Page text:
In this guest post, author Andrew Wisniewski discusses his experiences at RumbleX this past March, when conservationists and athletes gathered together to experience wildlife corridors through the eyes of animals. Andrew posits that since man can’t seem to leave the natural world to be wild, the work of the conservationist is forever important. Photo: Kristen M. Caldon
Wildlands Network recently submitted comments to the U.S. Fish and Wildlife Service (FWS) suggesting ways to improve their proposed jaguar recovery plan. The FWS comment deadline comes just 2 weeks after we learned some very exciting news: a new jaguar has been photo-documented in the Dos Cabezas mountains in southern Arizona! Photo: Northern Jaguar Project, Naturalia
Highway 2 runs parallel to the international border along one of the most biodiverse regions of North America. From the town of Ímuris in Sonora to the little community of Janos in Chihuahua, this highway creates a rift in a landscape that must remain open to provide connectivity for jaguars and other wildlife. Photo: Jan Schipper
El jaguar, especie emblemática y tercer felino de mayor tamaño en el mundo, se distribuye en México desde la península de Yucatán hasta el norte del estado fronterizo de Sonora, algunos individuos han llegado, en los últimos años, a cruzar la frontera hacia los Estados Unidos, tratando de recuperar su territorio en ese país, del que fueron exterminados en el siglo veinte. Foto: Jan Schipper
Ajos-Bavispe is the name we all use to name the reserve in the center of the Sonoran Sky Islands, a few miles south of Arizona in the Mexican State of Sonora. Photo: Luis Portillo
Ajos-Bavispe es el nombre con el que todos conocemos a la reserva al centro de las Islas del Cielo en Sonora. Foto: Luis Portillo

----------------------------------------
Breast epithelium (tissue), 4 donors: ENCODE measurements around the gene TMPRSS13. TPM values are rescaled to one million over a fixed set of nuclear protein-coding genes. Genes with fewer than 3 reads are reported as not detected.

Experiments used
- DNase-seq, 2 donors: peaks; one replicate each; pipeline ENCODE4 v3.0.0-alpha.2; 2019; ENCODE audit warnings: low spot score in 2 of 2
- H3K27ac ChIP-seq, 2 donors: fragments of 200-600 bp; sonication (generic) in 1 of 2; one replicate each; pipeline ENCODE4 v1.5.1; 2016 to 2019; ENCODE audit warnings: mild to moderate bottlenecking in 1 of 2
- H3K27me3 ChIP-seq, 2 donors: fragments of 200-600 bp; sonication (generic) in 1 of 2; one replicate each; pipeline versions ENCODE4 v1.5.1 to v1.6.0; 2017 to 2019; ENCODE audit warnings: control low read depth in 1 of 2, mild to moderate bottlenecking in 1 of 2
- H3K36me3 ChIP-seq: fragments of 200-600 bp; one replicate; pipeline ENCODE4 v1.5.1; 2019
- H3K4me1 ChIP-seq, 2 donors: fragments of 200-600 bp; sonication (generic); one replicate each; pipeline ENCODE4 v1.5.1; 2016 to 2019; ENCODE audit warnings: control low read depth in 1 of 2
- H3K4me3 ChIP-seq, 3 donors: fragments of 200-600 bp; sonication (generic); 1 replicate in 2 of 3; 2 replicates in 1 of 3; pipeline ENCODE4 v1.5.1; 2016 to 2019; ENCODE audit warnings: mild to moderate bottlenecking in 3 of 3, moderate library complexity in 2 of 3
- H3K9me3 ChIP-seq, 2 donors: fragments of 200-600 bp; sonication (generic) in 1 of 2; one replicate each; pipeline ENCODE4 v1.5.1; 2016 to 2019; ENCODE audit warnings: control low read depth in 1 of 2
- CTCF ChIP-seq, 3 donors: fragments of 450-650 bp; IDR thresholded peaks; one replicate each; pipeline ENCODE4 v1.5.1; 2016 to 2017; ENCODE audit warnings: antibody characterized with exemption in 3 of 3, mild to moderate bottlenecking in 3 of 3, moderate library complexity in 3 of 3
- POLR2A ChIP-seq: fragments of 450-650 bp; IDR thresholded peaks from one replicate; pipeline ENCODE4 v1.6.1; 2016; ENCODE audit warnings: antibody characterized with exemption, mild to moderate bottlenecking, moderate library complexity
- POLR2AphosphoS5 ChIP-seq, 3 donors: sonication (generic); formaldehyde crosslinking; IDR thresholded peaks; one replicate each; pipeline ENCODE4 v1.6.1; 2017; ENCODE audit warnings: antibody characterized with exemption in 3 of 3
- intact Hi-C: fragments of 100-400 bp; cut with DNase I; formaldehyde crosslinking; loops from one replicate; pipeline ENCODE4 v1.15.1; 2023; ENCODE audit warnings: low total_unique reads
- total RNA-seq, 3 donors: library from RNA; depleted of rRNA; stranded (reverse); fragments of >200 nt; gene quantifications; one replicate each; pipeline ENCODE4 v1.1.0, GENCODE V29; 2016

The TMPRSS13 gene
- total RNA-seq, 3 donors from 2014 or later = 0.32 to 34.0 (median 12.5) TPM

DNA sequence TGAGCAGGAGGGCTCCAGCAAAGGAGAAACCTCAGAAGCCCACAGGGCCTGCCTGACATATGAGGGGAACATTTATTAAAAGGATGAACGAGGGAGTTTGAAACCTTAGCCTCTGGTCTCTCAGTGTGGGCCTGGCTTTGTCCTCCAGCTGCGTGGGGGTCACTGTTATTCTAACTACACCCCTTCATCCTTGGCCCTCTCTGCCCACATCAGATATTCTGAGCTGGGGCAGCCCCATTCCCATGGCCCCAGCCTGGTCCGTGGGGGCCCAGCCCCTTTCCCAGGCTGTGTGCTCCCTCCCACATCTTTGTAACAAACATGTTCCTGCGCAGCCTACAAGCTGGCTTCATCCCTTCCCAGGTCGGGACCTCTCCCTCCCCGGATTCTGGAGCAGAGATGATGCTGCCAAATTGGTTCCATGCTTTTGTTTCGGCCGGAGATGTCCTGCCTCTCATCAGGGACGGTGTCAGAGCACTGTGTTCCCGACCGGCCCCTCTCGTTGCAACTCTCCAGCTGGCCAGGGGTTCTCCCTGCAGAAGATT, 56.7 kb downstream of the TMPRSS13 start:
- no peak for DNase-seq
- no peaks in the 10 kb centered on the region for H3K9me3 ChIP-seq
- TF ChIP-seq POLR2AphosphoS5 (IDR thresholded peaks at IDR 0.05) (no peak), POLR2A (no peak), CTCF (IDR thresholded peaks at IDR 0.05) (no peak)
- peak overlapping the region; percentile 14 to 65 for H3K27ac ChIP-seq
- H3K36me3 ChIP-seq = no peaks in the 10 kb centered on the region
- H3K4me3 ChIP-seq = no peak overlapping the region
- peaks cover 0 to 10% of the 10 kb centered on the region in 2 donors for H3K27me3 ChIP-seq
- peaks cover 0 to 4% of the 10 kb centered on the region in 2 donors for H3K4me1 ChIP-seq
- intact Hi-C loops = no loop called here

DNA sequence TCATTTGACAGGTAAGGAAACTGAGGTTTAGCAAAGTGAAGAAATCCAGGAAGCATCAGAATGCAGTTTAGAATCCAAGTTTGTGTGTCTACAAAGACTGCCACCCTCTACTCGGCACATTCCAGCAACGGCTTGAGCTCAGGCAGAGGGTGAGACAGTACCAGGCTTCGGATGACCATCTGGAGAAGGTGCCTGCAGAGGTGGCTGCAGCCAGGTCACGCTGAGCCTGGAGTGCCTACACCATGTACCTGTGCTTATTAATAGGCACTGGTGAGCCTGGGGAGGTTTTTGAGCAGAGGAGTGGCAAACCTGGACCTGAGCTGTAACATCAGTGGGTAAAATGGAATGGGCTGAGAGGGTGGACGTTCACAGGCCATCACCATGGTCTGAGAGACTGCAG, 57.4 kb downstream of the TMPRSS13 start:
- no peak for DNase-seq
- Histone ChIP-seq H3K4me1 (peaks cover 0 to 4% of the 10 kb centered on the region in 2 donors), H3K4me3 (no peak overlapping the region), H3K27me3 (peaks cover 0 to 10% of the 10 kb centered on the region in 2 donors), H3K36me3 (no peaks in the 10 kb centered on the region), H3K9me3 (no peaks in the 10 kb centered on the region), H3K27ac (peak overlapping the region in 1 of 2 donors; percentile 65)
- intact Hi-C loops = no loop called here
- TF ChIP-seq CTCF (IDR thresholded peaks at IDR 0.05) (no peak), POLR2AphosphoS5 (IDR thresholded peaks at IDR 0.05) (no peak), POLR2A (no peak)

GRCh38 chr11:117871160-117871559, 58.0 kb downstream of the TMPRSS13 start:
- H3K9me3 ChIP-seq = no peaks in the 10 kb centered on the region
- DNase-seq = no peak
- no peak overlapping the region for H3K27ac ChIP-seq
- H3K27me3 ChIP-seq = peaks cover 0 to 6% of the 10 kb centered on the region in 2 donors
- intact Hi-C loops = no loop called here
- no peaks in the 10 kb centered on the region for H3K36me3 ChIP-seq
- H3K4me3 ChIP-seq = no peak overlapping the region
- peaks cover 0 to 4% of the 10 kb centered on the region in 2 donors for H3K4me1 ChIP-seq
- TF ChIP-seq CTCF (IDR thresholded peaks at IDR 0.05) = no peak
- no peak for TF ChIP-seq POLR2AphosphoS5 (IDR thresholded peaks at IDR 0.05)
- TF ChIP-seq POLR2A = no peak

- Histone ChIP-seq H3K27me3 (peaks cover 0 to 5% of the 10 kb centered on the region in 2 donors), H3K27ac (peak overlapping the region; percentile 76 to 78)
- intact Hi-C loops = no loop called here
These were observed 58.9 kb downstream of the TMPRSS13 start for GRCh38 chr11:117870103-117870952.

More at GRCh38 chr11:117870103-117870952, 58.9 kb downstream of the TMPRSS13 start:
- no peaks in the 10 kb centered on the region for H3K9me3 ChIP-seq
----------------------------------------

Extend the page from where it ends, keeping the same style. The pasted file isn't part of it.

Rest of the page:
If you were to describe eastern North America, what would you say? Would you talk of skyscrapers and bridges, or sprawling suburbs and booming business? Would you think of the hot and sticky summers of the Southeast coastal plain or the blustery and snowy winters of New England?
All over the world, organized citizens play a major role in advancing societies. In some countries, like the U.S., citizens are powerful enough to keep corrupt governments in check through a constant dance of activism, lawsuits, and collaboration. Photo: Juan Carlos Bravo
This is the first in a two-part series that explains how the practice of natural conservation operates Mexico versus the United States. Photo: Noel Snyder
Geneticist Rich Fredrickson explains how ‘management’ of the Mexican gray wolf population can affect the captive population and why genetics are so important to lobo recovery, in this Mexican wolf briefing recorded in March 2016.
Rewilding is our best hope for stemming the mass extinction crisis that threatens half the species inhabiting Earth today. Simply stated, rewilding entails restoring wild nature on a grand scale: bringing back key species we have thoughtlessly eradicated, reviving essential ecological processes like pollination and carbon storage, and reconnecting habitats so wildlife can move safely through the landscape. Photo: William C. Gladish
The Needle Range consists of two mountain ranges, the Mountain Home Range in the north and the Indian Peak Range in the south. These mountains are surrounded by the Escalante Desert to the south, Hamlin Valley to the west, Pine Valley to the east, and to the north is Snake Valley- also known as Antelope Valley. Photo: Kelsey Johnson
The Wah Wah Mountains run in a north to south direction for fifty-five miles. The range is located west of the San Francisco Mountains, south of the Confusion Range, southeast of the Tunnel Spring Mountains and Burbank Hills, and east of the Mountain Home Range and Indian Peak Range which are part of the Needle Range. Photo: Ray Bloxham/SUWA
The San Francisco Mountains in Beaver County carry a rich history that speaks of the Wild Western days in Utah’s West Desert. We have an opportunity to protect these peaks from further extraction and other threats that loom across Western public lands.
On the continental scale, the Grand Canyon ecoregion and the Utah High Plateaus are both considered hot spots for threatened and endemic species and critical to connectivity for goshawks and wolves between habitat in Arizona and Utah, and the northern Rockies. Photo: Kristen M. Caldon